Other industries embarking on digital transformations should take transportation’s lead in leveraging IoT. Fleet managers use IoT to tackle unplanned downtime, unite their fleets, and develop interactive repair processes to save money and increase productivity.
From commercial trucking to agriculture and construction, heavy-duty vehicles play a vital role in business operations for many industries. But, maintenance and repair costs for these sophisticated, expensive assets can represent 20 to 30 percent of a vehicle’s lifetime cost. Because of this, owners and operators are constantly looking for new ways to save money on repairs, which can improve profitability and productivity.
Traditionally, manufacturers and fleet operators have broadly deployed telematics solutions to help gain insight into vehicle health. Unfortunately, that insight has historically been limited due to connectivity constraints and the inability to properly analyze the data generated by hundreds or even thousands of vehicles. But, that’s all changing due to advances in Internet of Things (IoT) technology.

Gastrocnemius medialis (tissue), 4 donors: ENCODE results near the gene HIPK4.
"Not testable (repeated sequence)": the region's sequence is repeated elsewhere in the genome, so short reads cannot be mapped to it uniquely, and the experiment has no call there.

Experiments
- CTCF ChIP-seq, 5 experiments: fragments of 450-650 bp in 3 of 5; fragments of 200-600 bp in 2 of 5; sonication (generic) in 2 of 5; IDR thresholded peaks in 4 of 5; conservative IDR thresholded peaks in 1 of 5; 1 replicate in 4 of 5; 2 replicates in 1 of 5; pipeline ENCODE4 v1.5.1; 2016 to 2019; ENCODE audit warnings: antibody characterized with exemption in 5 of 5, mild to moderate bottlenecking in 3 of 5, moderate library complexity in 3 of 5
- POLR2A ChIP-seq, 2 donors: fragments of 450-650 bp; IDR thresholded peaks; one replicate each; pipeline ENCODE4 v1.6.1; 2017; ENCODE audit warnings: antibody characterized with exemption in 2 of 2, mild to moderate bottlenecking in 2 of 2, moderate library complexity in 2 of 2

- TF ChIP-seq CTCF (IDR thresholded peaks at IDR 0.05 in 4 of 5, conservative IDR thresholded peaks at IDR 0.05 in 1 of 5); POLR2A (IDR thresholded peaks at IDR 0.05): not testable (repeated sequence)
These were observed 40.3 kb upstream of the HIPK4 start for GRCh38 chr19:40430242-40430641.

Fleet operators can now create a well-designed Industrial IoT (IIoT) system capable of gathering and utilizing all the data their vehicles produce – even without continuous connectivity – and examining it in conjunction with related data sources, such as steering and transmission subsystems. This provides a deeper level of insight into vehicle conditioning, which allows an organization to dramatically improve uptime, reduce mean-time-to-repair, and more rapidly pinpoint the root cause of failures.
All of this translates into operational efficiency, which saves fleet managers time and money. But, how specifically are these organizations deploying IIoT solutions to solve real business issues? Here are three ways IIoT is transforming fleet operations:
Tackling Unplanned Downtime
Unscheduled downtime is a major concern for fleet operations and truck maintenance managers. In fact, it can have a ripple effect across the entire company, from supply chain disruption to lost revenue. Part of the challenge lies in being able to quickly diagnose a problem, obtain the needed parts and complete the repair. The average time required for a single repair is therefore measured in weeks, rather than days or hours.
IoT can enable significant strides in fleet uptime. Using real-time monitoring of truck telematics data, fleet managers can gain instant insights into diagnostic trouble code (DTC) faults as they happen. In many cases, multiple DTCs occur at once and IoT systems integrated into fleet management systems can analyze all the active fault codes along with current operating parameters to assign probabilities highlighting the most likely root cause. The right systems can even indicate which error conditions require immediate attention versus the DTCs that can wait.